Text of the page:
Derived from tiam we have a word for infinite or uncountable:
ketsuktiam (adj., ke.tsuk.TI.am) ‘uncountable, infinite’
Note that this word doesn’t necessarily mean something is literally uncountable or infinite, but only that the number is exceedingly large.
Holpxay sanhìyä a mì saw lu ketsuktiam; keng ke tsun fko tsive’a sat nìwotx.
‘The number of stars in the sky is infinite; it’s not even possible to see them all.’
A related word is:
txewluke (adj., TXEW.lu.ke) ‘endless, boundless, without limit’
The basic difference between ketsuktiam and txewluke is that the former is for countables while the latter is for noncountables:
Spaw Na’vil futa tìyawn Eywayä lu txewluke.
‘The Na’vi believe that Eywa’s love is boundless.’
’umtsa (n., ’UM.tsa) ‘medicine’
Ralul ngolop ’umtsat fa aysyulang fwäkìwllä.
Ralu made medicine from flowers of the Mantis orchid.
Fìsäspxinìri ngeyä ke längu kea ’umtsa.
‘Unfortunately there is no medicine for this disease of yours.’
lang (vtr.) ‘investigate, explore’
There is overlap in meaning between lang and steftxaw ‘examine, check.’ Lang has a sense of exploring something previously unknown, without preconceived notions of what you’re going to find; steftxaw can imply a detailed examination of the components of something, perhaps against a checklist. But the two are often interchangeable.
Lumpe lerang Kelutralit Sawtutel?
‘Why are the humans exploring Hometree?’
tìlang (n., tì.LANG) ‘exploration (general sense)’
sälang (n., sä.LANG) ‘an exploration or investigation’
Srane, sunu Sawtuteru tìlang, slä ke omum fol teyngta kempe zene sivi mawkrra ’uoti rolun.
‘Yes, the Skypeople love exploration, but they don’t know what to do once they find something.’
Kum sälangä leyewla längu. Ke rolun awngal ke’ut.
‘The result of the investigation was, I’m sorry to say, disappointing. We found nothing.’
Finally, here are a couple of idiomatic expressions you may find useful.
First, a couple of new words:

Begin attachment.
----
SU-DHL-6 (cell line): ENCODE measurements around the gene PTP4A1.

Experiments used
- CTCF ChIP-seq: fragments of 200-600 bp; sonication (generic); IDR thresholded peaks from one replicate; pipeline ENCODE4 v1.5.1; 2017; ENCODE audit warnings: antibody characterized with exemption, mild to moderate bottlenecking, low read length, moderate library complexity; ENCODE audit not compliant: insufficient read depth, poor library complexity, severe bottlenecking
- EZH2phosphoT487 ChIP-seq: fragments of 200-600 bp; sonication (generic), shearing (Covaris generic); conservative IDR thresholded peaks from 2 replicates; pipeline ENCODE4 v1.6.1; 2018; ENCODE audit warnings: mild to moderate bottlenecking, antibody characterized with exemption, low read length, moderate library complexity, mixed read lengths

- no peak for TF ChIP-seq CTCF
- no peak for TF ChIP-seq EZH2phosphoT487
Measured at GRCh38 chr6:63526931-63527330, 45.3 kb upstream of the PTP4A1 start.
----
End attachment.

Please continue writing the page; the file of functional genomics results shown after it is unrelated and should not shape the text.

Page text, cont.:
kxum (adj.) ‘viscous, gelatinous, thick’
kxumpay (n., KXUM.pay) ‘viscous liquid, gel’
Kxumpay is the word used for the aloe-like gel derived from the leaves of the paywll ‘dapophet’ plant that’s used as an ’umtsa.
Idiom: (Na) kenten mì kumpay
Literally, this is ‘(like) a fan lizard in gel.’ (Note that we would expect a linking a in this phrase: na kenten a mì kumpay. In proverbial expressions, however, the a is often omitted.)
The sense is one of being in an environment where you’re prevented from acting naturally or doing what you want to do. The kenten wants to spread his beautiful fan and fly away, but being encased in gel, he is unable to.
Narmew oe foru na’rìngä tìlorit wivìntxu, slä ke tsängun fo tslivam. ’Efu oe na kenten mì kumpay.
‘I wanted to show them the beauty of the forest, but sadly, they weren’t able to understand. I felt completely stymied.’
Idiom: (Na) loreyu ’awnampi
Literally, ‘(like) a touched helicoradian’ (Again, the expected a has been omitted in a proverbial expression.)
As you recall from the film, loreyu are the beautiful spiral-shaped plants that immediately curl up and vanish when touched. The analogy is used to indicate extreme shyness.
Lu por mokri amiklor, slä loreyu ’awnampi lu. Ke tsun rivol eo sute.
‘She has a beautiful voice, but she’s extremely shy. She can’t sing in front of people.’
Until next time. Hayalovay, ma smuk!